Warner: But you have one here?

Skogerboe: From 1920 to when I propagated, the tree was 90 years old. And I thought, oh, that's worth propagating. And I took cuttings and it roots fairly easily, so I propagated it and I gave them away. So George Washington High School in Denver, there's one on their grounds there. And then there's another in Colorado Springs — I gave one to Fort Carson’s army base down there. I don't know if theirs survived or not, but it could well still be alive, but we have ours right in this field still.

Warner: The notion that there is a tree connected to George Washington that's next to a Walgreens in Loveland is a bit of a contrast. Scott, I want to talk about your passion for horticulture, your own history, if you will. Your dad helped you develop that, correct?

Skogerboe: My father was very interested in gardening, and same with my mother. My mother actually surpassed my father. But back in those early days, my mother was busy with four children. I started planting vegetable gardens and then flower gardens, and became very much interested in horticulture. I studied it straight out of high school at Colorado State. But I didn't finish that time, and that's why I ended up in the army. Because when you don't finish a college degree, it limits your possibilities.

Warner: When you were in the army, is it right that you used to save the cores of apples that you and your family ate?

Skogerboe: I certainly did. On my first day in the army, I woke up and realized where I was, I was like, “Oh, no, what have I done?” But that's when they are really hard on you in basic training. But I had decided that once my four years were over, I wanted to get out and go back to horticulture. So I started reading all these books on horticulture, and I wanted to teach myself how to graft. And after several years, I found myself in Belgium at NATO headquarters, and we rented a house from a Belgian family, and they had 50 fruit trees in the backyard. And so I said, I'm going to teach myself how to graft. But I had no root stocks. I had no pots. So I saved the apple seeds out of my cores. I saved my half-gallon milk cartons for the pots, poked holes in the bottom, figured out how to grow the root stocks, and planted them in my milk cartons. And then the following year, I went and started propagating the trees from the backyard. And fortunately, I think my life would have been completely different if I had failed, but about half of them made it.

Warner: And they're probably still growing in Belgium.

Skogerboe: Oh, they certainly are. So the next year I did that, but instead of six, I did hundreds of them and I went to all my neighbors and gave them away. And the ones that I had left over, I went to the hospital and made an announcement over the intercom. And because at the time, NATO had 16 different countries — all these Europeans came pouring out from Germany, France, the Netherlands, and the UK — I could name them all, but just to save some time. They all took one. But there was a particular officer, he was a doctor from Germany, and he said, “Sergeant Skogerboe, how long will it take before these trees will bear fruit?” And I said, “Oh, sir, probably five years or so.” He goes, “Oh, I won't be here by then.” And I said, “Well, we have a saying that I've read that a man has at least made a start at understanding the meaning of life when he plants a fruit tree, knowing that he may well never sample the fruit.” And so the officer said, “Hmm, good point. I'll take one.”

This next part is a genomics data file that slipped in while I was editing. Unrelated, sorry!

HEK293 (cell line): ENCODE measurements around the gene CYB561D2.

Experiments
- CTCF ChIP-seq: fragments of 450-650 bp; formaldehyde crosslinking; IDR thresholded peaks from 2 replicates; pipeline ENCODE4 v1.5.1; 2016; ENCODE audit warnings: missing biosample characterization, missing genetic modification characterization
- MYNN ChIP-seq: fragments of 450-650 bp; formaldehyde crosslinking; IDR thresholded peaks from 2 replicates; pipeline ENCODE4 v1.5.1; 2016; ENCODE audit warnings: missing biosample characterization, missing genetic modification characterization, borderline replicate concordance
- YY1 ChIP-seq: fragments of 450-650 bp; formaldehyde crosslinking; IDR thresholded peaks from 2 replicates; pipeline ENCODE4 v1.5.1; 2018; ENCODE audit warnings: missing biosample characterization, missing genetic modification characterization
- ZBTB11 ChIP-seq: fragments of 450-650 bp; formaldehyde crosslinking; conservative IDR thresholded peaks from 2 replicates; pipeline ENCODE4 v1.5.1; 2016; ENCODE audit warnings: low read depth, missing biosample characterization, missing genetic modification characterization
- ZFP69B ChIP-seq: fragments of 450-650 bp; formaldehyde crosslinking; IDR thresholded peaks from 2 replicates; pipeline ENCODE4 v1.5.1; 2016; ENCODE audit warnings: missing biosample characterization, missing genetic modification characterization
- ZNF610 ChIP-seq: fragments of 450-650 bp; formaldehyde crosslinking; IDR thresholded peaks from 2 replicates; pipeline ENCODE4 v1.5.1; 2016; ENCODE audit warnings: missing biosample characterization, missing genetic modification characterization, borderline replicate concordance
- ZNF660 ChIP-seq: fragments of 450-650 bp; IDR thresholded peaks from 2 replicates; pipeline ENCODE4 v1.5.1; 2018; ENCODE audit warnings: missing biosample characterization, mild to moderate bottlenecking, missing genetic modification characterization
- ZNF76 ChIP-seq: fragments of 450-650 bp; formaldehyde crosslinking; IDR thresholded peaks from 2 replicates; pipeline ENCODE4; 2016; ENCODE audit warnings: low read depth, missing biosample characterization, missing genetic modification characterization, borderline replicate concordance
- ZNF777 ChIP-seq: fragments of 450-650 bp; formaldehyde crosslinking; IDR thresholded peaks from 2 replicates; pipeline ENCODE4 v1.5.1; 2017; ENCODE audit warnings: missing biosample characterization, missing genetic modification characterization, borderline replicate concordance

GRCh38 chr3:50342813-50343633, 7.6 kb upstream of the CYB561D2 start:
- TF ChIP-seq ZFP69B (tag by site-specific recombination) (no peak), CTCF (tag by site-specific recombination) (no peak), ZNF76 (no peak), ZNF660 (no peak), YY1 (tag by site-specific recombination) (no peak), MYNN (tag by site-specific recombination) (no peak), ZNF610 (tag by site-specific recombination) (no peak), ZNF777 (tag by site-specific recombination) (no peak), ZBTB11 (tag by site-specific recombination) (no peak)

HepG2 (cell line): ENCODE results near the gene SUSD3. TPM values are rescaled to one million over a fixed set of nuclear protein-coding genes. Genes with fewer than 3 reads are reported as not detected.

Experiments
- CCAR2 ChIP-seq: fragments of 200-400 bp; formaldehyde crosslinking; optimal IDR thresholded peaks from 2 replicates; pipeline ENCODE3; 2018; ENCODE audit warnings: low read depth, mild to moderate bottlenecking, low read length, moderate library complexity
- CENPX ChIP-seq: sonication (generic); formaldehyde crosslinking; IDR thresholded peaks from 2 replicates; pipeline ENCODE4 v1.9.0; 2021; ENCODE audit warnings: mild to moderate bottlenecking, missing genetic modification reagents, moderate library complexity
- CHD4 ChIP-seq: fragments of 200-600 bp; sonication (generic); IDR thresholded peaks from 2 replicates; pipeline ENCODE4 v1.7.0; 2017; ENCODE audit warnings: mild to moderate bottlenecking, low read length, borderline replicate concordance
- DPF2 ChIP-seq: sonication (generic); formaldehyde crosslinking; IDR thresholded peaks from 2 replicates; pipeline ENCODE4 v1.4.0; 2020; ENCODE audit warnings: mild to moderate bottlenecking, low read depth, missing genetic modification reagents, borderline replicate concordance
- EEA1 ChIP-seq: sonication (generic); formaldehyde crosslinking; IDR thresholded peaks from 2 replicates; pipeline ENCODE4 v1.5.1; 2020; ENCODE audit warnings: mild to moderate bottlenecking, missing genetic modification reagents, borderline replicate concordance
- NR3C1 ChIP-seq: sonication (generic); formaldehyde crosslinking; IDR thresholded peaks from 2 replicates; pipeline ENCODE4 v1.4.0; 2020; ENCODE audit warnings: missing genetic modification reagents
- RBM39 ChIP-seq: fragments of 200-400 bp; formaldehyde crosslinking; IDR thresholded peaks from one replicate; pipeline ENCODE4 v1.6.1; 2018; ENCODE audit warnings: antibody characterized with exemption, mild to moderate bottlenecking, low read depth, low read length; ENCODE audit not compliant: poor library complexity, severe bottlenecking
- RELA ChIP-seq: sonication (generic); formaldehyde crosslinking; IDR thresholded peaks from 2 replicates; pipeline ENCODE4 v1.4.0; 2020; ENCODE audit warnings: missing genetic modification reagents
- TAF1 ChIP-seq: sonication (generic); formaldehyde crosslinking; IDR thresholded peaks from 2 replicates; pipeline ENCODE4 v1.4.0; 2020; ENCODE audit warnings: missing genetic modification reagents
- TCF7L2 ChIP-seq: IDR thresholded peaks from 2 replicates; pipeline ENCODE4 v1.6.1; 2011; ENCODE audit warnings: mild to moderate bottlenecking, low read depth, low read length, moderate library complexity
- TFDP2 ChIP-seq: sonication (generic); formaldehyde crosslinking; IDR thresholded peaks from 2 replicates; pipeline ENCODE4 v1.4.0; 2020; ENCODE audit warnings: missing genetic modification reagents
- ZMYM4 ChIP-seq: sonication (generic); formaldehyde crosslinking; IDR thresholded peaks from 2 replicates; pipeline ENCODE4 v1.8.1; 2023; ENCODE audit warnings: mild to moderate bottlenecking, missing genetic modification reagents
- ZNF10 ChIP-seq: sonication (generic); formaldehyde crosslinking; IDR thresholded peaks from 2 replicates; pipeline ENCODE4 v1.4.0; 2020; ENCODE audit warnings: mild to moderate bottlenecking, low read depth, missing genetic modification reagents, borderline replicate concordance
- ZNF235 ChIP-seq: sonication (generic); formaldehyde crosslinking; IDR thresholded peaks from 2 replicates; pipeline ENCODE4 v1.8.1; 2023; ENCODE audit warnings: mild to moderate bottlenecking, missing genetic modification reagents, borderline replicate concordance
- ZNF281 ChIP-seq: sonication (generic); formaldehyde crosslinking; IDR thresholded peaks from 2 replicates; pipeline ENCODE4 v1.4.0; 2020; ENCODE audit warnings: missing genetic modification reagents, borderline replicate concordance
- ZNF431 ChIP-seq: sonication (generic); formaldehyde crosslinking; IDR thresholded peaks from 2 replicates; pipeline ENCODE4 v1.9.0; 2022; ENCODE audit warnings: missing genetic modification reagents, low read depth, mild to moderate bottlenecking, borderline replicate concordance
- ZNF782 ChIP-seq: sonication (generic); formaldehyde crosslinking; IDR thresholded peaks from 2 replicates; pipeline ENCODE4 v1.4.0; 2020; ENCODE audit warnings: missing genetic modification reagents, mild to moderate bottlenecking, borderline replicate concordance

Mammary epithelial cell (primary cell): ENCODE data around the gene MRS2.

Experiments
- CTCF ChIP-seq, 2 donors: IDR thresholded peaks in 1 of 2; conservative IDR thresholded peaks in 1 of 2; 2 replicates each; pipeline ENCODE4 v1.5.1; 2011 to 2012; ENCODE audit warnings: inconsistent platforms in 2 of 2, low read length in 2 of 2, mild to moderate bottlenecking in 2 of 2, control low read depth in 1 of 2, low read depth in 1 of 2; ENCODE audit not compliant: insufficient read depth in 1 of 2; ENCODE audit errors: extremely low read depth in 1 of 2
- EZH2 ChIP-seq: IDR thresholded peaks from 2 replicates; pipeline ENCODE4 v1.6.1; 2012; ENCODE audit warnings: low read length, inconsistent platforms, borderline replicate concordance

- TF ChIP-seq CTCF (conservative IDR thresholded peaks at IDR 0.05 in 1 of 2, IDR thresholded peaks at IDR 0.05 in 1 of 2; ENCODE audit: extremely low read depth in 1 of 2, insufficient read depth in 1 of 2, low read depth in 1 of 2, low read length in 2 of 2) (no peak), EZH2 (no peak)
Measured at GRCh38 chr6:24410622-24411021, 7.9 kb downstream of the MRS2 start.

Warner: Trees as legacies, Scott, trees as legacies. How all of this will live well beyond you.

Skogerboe: Right. That's the thing about trees: they can live for centuries. That Flower of Kent apple tree from Isaac Newton? It's still alive. And it was alive in 1665. By 1815, the tree had been preserved because of its historical significance. But a storm came through England and blew the tree over. And any other tree that wasn't historically significant would've been turned into firewood. But no, they just let it stay. It was still alive and the trunk was now laying on the ground and in rainy old England, the trunk rooted. And now that tree is young again.

Warner: I like that the lesson of gravity happened several times with that tree, didn't it?

Skogerboe: Good point.

Warner: You said early on that you wanted an edible nursery, and we drove up a dirt road just north of Central Fort Collins onto your wholesale nursery. What was the importance to you of it being edible?

Skogerboe: Well, this nursery was not the one I originally started. That nursery was edible, but it failed. I had gone and learned part of my craft here, at this nursery, while I was in college. This is a well-rounded nursery, Fort Collins Wholesale, we grow over 400 different types of plants from edible plants, small fruits, ornamental trees, evergreens, we grow everything. And our nursery here is one of the few nurseries in the state of Colorado where we will grow, for instance, an oak tree starting with an acorn. So we start from the very scratch. And so in this greenhouse, there's probably a hundred thousand trees and shrubs that we've all started from trees, cuttings or grass. But when I came here, because I came from my love of edibles, I brought a lot of my plants along with me. And so we have a big line of grapes, currants, cherries, and apples that now can be bought throughout the Rocky Mountain region

Warner: Back to the Johnny Appleseed apple. How long before these bear fruit? Am I going to be alive?

Skogerboe: Yes, you will be.

Warner: Okay, good. And they're not going to be that good. Have you tried a Johnny Appleseed apple?

Skogerboe: Oh, I certainly have. Bill Isen, in Ohio, who had received the cuttings from the seventh grader in the early sixties. I asked him if the fruit was any good. And he said “Well, I suppose it is.” I asked him, “Is it good for fresh eating?” He goes, “Oh, heavens no. It's really good for chucking at cats.” And so I am not cruel to animals. I've never tried. I never will. I love animals, but I did try the fruit, and it is not as bad as that. It's got a sweet flavor. It's crisp, it's crunchy, it's just bland. It's kind of like a red delicious, but blander, if you can imagine that.

Warner: We'll have to try one someday from these cuttings. What do you say?

Skogerboe: Okay, deal.